Rome, in which the confessors understood foreign languages.

The number of days fixed for the Roman pilgrims to visit the churches
was thirty; and fifteen or ten for the Italians and other strangers,
according to the distance of the places from which they came.

Petrarch says that it is inconceivable how the city of Rome, whose
adjacent fields were untilled, and whose vineyards had been frozen the
year before, could for twelve months support such a confluence of
people. He extols the hospitality of the citizens, and the abundance of
food which prevailed; but Villani and others give us more disagreeable
accounts--namely, that the Roman citizens became hotel-keepers, and
charged exorbitantly for lodgings, and for whatever they sold. Numbers
of pilgrims were thus necessitated to live poorly; and this, added to
their fatigue and the heats of summer, produced a great mortality.

As soon as Petrarch, relieved by surgical skill from the wound in his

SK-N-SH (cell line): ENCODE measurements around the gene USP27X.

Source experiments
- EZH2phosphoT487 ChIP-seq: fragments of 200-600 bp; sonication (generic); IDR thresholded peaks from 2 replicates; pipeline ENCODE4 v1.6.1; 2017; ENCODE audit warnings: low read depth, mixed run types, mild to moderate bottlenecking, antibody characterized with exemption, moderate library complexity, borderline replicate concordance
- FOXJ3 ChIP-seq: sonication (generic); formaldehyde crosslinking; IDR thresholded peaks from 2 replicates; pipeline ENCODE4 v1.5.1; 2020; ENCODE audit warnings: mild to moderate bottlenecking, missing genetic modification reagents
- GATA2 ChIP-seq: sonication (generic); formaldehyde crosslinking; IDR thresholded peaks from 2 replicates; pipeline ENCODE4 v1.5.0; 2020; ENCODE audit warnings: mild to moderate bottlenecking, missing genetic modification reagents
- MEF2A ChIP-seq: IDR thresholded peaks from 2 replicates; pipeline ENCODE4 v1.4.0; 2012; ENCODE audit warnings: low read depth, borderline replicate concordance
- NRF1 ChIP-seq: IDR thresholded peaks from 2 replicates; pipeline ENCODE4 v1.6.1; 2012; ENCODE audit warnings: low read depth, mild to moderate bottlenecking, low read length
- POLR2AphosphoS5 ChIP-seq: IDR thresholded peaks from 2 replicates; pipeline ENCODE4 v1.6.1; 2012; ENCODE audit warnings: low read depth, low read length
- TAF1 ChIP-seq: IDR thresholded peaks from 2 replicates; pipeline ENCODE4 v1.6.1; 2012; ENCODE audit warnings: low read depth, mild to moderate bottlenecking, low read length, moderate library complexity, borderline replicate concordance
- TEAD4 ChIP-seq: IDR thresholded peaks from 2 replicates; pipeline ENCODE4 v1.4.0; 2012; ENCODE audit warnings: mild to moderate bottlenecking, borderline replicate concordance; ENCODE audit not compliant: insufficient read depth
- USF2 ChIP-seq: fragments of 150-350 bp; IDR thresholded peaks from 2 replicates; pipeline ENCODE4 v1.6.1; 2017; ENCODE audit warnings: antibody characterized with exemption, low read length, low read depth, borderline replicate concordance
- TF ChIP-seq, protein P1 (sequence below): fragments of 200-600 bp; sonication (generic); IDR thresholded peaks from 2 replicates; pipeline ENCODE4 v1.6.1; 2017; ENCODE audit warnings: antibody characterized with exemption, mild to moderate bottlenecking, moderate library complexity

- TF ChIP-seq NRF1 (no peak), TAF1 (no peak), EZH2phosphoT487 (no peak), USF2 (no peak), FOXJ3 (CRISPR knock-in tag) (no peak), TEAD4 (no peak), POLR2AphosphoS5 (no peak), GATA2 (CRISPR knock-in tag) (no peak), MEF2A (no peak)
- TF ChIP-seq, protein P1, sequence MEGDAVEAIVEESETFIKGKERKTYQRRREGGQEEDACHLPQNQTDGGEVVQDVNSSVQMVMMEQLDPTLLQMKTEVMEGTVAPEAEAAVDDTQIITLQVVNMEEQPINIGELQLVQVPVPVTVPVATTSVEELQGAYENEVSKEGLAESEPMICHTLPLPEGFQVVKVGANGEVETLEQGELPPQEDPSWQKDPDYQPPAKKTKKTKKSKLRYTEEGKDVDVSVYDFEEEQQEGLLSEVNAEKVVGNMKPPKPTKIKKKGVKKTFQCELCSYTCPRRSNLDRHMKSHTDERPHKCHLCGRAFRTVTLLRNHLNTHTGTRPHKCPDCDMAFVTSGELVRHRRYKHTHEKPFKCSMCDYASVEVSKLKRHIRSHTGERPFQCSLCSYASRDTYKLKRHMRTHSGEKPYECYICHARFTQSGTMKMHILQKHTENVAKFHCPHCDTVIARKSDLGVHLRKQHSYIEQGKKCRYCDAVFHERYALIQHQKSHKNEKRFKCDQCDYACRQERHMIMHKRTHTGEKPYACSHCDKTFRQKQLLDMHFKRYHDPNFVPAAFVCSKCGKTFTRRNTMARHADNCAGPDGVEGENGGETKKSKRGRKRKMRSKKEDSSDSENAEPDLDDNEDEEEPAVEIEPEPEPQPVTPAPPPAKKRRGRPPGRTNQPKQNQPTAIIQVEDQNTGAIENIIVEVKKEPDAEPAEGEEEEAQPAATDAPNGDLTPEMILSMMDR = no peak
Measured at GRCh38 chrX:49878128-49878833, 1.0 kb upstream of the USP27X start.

leg, was allowed to go out, he visited all the churches.

After having performed his duties at the jubilee, Petrarch returned to
Padua, taking the road by Arezzo, the town which had the honour of his
birth. Leonardo Aretino says that his fellow-townsmen crowded around
him with delight, and received him with such honours as could have been
paid only to a king.

In the same month of December, 1350, he discovered a treasure which made
him happier than a king. Perhaps a royal head might not have equally
valued it. It was a copy of Quintilian's work "De Institutione
Oratoria," which, till then, had escaped all his researches. On the very
day of the discovery he wrote a letter to Quintilian, according to his
fantastic custom of epistolizing the ancients. Some days afterwards, he
left Arezzo to pursue his journey. The principal persons of the town